It's one of the toughest questions investors must ask themselves over and over again: Do I accept higher risks for the bigger rewards that only individual stocks can offer, or do I seek the safety in numbers with mutual funds or exchange-traded funds, knowing that could crimp my overall return?
Plenty of people take the former route, and understandably so. Much of the financial-media machine makes it easy to fall in love with individual stocks by virtue of touting high-potential stock stories. ETFs and mutual funds, on the other hand, neither make for great news nor bring massive gains to the table.
In other words, funds are not only relatively boring but seemingly not the most productive path to wealth.
Don't be fooled, though. You can become a millionaire by investing in ETFs just as well as you can by owning individual stocks. In fact, you could do even better by limiting yourself to exchange-traded funds. The trick is simply leaving them alone long enough to let them simmer.
Time and consistency are the keys
What does it take to become a self-made millionaire? Not as much money as you might think. But it does require a fair amount of time and a massive amount of self-discipline. More specifically, an investor needs enough self-discipline to continue putting money into the market even when it's tough to do so (including when the market is tanking).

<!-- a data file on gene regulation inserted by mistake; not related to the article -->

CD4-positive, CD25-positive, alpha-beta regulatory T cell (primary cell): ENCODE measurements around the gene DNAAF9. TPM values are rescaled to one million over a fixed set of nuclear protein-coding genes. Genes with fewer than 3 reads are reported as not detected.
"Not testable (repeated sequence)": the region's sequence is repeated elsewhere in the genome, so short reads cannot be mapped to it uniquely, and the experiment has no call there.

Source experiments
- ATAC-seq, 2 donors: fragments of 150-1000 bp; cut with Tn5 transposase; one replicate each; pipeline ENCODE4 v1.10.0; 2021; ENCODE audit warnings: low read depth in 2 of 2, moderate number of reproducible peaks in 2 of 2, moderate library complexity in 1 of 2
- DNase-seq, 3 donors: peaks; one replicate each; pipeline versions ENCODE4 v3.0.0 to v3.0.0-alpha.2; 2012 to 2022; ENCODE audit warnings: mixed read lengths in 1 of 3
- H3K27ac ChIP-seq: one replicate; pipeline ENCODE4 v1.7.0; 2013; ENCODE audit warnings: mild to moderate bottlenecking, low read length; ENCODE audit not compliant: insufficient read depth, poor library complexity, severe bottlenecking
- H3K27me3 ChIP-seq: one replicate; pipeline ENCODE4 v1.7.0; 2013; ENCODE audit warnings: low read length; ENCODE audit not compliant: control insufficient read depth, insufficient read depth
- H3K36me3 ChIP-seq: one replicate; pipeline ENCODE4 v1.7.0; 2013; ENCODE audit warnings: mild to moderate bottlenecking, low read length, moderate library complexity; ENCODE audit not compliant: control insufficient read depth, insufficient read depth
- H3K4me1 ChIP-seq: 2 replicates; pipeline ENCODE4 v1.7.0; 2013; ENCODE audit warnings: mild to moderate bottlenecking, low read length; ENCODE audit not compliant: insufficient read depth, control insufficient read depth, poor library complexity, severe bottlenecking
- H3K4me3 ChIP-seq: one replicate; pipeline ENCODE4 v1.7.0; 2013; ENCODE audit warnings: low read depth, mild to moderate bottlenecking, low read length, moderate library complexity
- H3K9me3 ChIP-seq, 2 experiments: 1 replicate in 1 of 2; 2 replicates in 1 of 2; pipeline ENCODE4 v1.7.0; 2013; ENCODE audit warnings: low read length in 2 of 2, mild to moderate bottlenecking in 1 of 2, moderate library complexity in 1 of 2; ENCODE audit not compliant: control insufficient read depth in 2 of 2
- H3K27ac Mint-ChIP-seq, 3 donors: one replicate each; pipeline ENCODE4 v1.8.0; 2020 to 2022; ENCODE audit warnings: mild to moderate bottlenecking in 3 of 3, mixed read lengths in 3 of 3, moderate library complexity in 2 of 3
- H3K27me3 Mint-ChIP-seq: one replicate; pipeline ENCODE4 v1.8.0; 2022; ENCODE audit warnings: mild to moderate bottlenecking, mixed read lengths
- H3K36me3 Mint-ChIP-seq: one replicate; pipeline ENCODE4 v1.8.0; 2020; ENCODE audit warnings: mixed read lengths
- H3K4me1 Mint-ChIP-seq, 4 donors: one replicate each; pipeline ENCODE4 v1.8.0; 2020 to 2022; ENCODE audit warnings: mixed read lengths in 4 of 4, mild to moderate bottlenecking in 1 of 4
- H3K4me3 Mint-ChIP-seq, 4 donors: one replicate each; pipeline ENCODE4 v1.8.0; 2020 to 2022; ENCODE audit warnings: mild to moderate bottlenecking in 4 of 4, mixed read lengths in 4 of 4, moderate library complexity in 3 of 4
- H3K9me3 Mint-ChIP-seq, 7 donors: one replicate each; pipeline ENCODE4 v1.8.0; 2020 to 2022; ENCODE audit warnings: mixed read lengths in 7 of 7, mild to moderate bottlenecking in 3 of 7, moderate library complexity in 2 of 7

To illustrate this point, let's look at a hypothetical investor named Jill.
Jill is 30 years old, earning an average income of $36,000 per year. She knows a little about the market, including the fact it's the only long-term way to outgrow inflation. But she also knows she doesn't have the time or desire to regularly keep tabs on a portfolio. She decides to keep it simple by committing to regular purchases of the SPDR S&P 500 ETF Trust (SPY -0.48%), plugging her into the broad market's overall performance. She can scrape up an extra $4,000 per year to put toward her investment, but even though she expects to receive regular pay raises, new expenses like children and a mortgage probably won't allow for any additional investment dollars later in life. She'd like to retire at 65 with a million bucks in the bank. Can she get there?
Believe it or not, she can. Assuming an average market return of 9% for a 35-year stretch, Jill's annual investment of $4,000 should be worth roughly $940,000 by the time she turns 65. Investing the occasional bonus she gets at work would help get her over the seven-figure hump.
Surprised? Don't be. This amazing growth can be attributed more to compounding than Jill's total contributions of only $140,000. She's earning good money on money she's already earned from her investing efforts.
Had Jill been able to start at the age of 25, she could turn a more-modest annual investment of $3,000 in the ETF into $1.1 million by the time she's 65.